Prioritize questions
6. Question and answer 1 hr One question per small group Forum
7. Closing the class 10 min Summary of the class Debriefing
Introduction of opportunity to meet multicultural patients during clerkship
Obtain written feedback
Table 2.
Demographics of Multicultural Guests
Variable Guests 1 Guest 2 Guest 3 Guest 4
Gender Female Female Female Male
Age (yr) 35-40 30-35 30-35 35-40
Nationality Chinese Mongolian South African Bangladeshi
Native language Chinese Mongolian English Bengali
Religion Atheist Catholic Christian Muslim
Marriage status Married to Korean Married to foreigner Married to Korean Married to foreigner
Past medical history Breast cancer Miscarriages Leg infection Caregiver for death of friend
Table 3.
Good and Improvement Points of the Cultural Diversity Class from Students’ Responses
Students' responses No. of students who wrote in feedback
What was good about the class
 Meeting people from diverse cultural backgrounds 28
 Direct face-to-face interaction with multicultural guests 23
 Hearing live cases of multicultural guests 20
 Hearing frank opinions from multicultural guests 10
 Hearing hidden truth about the Korean healthcare system for foreigners 9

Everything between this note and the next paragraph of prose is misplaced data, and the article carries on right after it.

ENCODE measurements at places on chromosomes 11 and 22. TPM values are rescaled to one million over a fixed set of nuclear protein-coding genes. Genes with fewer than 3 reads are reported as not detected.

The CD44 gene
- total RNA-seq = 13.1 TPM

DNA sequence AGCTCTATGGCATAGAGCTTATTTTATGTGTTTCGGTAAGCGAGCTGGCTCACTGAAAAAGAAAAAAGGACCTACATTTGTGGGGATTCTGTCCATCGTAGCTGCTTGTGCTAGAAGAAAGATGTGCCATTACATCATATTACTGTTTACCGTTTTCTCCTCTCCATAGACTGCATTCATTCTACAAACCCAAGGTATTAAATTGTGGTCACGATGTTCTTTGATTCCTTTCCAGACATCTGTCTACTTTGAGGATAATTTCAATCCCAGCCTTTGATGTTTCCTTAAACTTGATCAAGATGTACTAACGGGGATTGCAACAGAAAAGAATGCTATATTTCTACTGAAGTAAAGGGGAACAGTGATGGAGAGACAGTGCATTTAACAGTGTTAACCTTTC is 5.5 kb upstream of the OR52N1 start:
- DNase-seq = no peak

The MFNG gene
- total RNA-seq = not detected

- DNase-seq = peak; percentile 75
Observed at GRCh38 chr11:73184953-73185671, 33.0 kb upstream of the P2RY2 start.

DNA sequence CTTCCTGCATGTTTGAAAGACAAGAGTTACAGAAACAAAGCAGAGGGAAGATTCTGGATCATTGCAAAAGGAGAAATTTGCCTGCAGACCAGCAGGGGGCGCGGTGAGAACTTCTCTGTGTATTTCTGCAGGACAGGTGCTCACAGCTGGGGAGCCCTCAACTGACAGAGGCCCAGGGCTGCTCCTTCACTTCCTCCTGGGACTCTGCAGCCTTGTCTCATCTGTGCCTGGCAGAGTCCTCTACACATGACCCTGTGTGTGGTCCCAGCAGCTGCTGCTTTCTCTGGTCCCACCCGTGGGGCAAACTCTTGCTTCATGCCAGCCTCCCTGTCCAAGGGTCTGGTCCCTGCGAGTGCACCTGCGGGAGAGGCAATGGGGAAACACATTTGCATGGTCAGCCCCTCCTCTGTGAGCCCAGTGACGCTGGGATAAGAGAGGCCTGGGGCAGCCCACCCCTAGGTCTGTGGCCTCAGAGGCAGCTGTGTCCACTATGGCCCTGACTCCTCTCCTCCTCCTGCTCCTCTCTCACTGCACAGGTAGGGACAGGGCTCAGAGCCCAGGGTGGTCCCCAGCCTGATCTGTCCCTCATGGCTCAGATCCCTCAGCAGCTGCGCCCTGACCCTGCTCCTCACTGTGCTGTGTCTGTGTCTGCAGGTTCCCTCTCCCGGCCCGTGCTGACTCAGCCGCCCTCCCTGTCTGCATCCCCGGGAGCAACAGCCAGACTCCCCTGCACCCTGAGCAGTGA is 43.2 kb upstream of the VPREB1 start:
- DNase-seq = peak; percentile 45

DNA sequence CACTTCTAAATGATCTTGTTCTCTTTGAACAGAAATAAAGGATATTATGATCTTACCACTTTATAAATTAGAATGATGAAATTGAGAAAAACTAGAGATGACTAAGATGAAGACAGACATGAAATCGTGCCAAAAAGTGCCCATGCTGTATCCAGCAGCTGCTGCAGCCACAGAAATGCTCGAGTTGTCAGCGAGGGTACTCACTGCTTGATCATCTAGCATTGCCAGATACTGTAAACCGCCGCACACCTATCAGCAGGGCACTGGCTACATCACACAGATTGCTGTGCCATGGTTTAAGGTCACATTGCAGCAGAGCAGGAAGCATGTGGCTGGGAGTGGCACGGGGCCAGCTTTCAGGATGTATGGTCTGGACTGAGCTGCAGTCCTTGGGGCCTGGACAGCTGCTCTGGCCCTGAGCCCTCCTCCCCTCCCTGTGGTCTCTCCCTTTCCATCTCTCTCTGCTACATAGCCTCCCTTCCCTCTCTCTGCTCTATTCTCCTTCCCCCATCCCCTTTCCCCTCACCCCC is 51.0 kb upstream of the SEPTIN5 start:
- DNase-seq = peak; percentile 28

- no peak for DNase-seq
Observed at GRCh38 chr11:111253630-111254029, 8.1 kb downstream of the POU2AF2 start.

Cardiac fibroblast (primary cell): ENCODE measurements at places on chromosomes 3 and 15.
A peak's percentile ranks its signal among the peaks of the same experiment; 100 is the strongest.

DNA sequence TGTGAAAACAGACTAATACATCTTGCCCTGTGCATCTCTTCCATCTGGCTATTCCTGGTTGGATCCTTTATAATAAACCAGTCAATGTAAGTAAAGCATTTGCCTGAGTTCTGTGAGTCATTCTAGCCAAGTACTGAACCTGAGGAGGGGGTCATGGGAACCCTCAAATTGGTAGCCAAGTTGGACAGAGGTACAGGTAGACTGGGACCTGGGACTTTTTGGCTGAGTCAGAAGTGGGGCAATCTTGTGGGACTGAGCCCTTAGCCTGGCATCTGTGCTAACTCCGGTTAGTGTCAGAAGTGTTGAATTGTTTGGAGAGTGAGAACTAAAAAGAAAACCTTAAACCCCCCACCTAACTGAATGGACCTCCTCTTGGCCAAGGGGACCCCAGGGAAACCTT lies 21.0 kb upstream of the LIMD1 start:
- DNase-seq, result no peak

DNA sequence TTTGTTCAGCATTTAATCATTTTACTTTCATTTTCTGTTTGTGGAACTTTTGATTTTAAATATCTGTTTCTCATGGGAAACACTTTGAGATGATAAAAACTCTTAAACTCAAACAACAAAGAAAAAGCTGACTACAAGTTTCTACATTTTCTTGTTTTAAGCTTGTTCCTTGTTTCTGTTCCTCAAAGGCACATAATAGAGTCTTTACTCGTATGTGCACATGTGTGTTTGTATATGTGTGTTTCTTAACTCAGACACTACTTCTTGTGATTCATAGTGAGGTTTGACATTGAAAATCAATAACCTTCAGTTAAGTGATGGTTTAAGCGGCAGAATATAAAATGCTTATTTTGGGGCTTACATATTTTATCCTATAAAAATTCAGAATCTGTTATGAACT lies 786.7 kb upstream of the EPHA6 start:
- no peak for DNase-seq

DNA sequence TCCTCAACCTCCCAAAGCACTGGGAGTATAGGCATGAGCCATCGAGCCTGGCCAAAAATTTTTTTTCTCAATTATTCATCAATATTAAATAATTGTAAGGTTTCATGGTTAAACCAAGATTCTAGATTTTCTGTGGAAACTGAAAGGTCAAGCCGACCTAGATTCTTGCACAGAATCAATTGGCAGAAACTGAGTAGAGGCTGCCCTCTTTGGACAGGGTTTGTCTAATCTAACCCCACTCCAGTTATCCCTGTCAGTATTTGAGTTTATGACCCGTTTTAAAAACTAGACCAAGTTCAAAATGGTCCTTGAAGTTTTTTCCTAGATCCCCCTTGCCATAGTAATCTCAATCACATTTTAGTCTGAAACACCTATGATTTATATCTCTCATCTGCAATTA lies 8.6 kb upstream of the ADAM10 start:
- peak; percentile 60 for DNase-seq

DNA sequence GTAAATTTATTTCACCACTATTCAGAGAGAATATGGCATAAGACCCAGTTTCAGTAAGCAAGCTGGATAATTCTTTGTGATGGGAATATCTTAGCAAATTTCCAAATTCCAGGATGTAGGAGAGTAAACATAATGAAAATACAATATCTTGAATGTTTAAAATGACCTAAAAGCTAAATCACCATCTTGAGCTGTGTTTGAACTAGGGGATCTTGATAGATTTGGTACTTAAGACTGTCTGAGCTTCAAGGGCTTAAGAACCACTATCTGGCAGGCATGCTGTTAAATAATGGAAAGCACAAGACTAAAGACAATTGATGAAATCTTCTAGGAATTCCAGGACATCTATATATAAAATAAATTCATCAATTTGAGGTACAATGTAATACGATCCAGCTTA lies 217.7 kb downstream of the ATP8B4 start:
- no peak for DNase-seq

Hearing real stories from healthcare professionals 8
 Interaction between students and guests, and between students and students 4
Negative points
 Lack of time 6
 Distracted students 1
Suggestions for improvement
 More contact with patients from more diverse backgrounds 11
 Longer question and answer session with multicultural guests 8
 Additional individual sessions with multicultural guests 6
 Shorten orientation and lecture session of healthcare professionals 4
 Harsher warning about respectful attitudes prior to the class 1

References

1. Ministry of the Interior and Safety; the Korea National Statistical Office. Population and housing census 2016. http://kostat.go.kr/portal/korea/kor_nw/2/9/2/index.board?bmode=read&bSeq=&aSeq=362609&pageNo=1&rowNum=10&navCount=10&currPg=&sTarget=title&sTxt=. Published 2017. Accessed January 18, 2018.

3. Dogra N, Bhatti F, Ertubey C, et al. Teaching diversity to medical undergraduates: curriculum development, delivery and assessment: AMEE GUIDE no. 103. Med Teach 2016; 38(4):323-337.
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4. Kumagai AK, Lypson ML. Beyond cultural competence: critical consciousness, social justice, and multicultural education. Acad Med 2009; 84(6):782-787.
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5. Reitmanova S. Cross-cultural undergraduate medical education in North America: theoretical concepts and educational approaches. Teach Learn Med 2011; 23(2):197-203.
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6. Roh H, Park SJ, Kim T. Patient safety education to change medical students’ attitudes and sense of responsibility. Med Teach 2015; 37(10):908-914.
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7. Crampton P, Dowell A, Parkin C, Thompson C. Combating effects of racism through a cultural immersion medical education program. Acad Med 2003; 78(6):595-598.